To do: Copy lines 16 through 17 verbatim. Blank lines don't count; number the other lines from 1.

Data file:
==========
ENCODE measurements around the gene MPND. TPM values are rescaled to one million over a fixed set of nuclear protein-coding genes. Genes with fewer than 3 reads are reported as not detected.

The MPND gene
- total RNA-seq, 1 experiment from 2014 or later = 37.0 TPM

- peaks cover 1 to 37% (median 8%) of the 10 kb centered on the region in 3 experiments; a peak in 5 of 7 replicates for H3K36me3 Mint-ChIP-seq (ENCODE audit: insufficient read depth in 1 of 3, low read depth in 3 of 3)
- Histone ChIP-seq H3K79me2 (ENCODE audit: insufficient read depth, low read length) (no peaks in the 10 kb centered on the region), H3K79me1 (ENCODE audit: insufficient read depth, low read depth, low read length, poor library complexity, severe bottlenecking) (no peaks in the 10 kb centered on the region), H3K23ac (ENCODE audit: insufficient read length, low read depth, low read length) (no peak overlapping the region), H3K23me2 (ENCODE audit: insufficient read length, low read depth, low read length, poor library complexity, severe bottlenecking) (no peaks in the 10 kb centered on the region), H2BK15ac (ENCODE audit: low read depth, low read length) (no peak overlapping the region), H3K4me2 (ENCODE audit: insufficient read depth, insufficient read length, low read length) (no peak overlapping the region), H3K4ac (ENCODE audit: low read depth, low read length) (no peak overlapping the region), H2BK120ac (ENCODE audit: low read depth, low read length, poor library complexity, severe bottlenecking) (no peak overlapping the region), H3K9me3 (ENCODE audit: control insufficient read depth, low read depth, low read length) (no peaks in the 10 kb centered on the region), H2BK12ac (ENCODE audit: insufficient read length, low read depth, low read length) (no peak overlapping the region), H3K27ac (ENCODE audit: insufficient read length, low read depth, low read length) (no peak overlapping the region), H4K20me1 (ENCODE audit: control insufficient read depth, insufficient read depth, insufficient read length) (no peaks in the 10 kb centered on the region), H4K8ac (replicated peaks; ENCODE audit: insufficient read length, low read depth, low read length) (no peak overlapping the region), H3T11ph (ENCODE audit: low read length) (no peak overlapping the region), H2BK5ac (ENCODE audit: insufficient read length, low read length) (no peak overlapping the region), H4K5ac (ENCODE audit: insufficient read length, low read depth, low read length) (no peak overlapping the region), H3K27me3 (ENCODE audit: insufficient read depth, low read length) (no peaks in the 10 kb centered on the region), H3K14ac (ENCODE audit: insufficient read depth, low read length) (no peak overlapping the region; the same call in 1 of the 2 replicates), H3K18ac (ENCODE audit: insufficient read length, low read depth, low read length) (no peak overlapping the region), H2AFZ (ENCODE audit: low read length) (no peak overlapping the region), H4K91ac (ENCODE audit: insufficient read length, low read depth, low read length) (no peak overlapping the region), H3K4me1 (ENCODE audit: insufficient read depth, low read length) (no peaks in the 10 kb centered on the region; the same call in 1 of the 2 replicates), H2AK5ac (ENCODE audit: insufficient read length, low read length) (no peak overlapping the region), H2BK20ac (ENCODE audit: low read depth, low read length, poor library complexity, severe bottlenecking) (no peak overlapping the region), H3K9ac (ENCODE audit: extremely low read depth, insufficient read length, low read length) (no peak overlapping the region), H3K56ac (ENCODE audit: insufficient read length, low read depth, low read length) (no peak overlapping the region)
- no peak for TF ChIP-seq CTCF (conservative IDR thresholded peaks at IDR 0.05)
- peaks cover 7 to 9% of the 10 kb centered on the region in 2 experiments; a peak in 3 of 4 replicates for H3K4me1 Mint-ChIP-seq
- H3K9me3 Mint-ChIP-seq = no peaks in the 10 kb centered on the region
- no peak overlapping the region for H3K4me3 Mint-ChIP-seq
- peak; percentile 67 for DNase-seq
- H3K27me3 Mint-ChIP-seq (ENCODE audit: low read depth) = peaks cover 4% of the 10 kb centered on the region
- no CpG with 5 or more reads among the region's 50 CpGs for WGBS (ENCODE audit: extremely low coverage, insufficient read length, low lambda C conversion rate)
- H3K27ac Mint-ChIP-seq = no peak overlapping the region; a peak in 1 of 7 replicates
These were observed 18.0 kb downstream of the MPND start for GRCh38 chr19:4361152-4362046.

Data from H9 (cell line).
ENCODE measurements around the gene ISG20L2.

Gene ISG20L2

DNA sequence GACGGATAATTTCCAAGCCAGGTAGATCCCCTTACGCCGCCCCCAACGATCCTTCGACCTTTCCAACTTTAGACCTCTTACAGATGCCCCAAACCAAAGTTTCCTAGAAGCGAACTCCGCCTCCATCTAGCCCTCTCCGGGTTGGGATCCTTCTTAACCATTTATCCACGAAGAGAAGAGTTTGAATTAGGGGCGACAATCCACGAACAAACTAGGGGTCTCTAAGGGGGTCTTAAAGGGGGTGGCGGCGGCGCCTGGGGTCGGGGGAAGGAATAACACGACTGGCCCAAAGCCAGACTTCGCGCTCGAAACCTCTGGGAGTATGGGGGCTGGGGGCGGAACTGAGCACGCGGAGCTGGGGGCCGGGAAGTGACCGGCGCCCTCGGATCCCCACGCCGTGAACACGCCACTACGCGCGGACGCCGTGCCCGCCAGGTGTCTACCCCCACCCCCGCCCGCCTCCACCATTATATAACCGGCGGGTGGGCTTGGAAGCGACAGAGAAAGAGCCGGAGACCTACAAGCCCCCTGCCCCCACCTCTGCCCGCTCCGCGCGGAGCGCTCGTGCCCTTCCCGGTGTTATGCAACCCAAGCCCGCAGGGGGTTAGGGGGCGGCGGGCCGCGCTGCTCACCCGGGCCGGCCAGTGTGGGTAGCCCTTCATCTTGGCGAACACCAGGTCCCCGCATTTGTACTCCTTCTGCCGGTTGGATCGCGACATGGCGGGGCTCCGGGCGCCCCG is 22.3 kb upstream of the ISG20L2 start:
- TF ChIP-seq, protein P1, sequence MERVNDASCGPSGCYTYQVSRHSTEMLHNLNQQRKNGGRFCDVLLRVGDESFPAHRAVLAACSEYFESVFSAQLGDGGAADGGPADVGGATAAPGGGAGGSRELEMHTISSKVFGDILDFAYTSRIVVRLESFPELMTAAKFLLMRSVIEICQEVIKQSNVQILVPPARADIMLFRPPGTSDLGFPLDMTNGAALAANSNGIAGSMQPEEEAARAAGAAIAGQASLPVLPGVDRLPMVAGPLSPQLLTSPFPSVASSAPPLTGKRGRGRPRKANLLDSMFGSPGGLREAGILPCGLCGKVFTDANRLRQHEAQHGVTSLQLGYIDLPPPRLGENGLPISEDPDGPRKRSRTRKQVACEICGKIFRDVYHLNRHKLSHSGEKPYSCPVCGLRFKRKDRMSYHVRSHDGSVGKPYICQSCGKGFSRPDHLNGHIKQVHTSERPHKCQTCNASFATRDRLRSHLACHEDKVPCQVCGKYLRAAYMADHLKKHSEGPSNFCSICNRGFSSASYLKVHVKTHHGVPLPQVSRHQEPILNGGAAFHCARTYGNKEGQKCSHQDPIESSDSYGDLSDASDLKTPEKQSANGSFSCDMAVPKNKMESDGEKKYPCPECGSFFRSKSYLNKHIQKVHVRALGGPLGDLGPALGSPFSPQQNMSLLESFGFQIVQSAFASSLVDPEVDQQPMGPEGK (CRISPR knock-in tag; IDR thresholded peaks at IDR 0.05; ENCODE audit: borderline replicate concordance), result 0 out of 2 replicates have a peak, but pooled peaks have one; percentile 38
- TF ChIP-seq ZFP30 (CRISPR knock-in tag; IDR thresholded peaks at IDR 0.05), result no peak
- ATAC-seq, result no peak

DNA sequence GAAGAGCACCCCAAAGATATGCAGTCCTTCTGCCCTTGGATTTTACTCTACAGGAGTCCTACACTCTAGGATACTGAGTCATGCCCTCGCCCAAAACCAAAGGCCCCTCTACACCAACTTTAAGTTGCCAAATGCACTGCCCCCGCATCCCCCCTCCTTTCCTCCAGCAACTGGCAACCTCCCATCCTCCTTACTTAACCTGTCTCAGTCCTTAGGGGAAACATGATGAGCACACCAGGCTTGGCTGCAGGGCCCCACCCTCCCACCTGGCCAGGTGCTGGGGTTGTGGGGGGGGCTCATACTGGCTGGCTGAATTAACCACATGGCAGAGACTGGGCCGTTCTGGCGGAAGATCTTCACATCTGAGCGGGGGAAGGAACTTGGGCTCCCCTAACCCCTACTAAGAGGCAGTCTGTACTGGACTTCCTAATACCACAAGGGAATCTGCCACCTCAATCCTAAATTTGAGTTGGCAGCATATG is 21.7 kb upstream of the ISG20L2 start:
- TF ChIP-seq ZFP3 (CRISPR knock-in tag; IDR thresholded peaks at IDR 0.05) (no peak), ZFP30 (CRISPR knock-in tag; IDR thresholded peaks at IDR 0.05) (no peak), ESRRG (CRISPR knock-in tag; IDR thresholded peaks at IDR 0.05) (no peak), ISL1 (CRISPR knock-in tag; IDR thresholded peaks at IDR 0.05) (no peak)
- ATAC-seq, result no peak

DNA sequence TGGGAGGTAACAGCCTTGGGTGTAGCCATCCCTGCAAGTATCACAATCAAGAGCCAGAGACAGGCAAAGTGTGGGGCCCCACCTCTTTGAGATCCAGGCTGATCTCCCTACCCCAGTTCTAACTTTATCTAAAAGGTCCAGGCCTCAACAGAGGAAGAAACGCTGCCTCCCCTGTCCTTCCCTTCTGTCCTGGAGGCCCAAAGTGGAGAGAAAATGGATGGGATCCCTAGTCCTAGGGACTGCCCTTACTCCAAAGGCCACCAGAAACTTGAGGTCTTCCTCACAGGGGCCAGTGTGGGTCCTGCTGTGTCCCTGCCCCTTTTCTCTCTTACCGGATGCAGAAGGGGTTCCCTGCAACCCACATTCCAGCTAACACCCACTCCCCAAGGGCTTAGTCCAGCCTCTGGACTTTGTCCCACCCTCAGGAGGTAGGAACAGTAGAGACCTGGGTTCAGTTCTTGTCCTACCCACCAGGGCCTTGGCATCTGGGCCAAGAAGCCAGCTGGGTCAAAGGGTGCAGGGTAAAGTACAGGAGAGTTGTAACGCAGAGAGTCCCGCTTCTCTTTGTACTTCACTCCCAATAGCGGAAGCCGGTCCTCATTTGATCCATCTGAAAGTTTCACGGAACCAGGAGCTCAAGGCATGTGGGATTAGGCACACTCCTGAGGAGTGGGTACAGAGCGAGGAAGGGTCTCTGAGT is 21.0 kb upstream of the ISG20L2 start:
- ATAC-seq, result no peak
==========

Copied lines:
ENCODE measurements around the gene ISG20L2.

Gene ISG20L2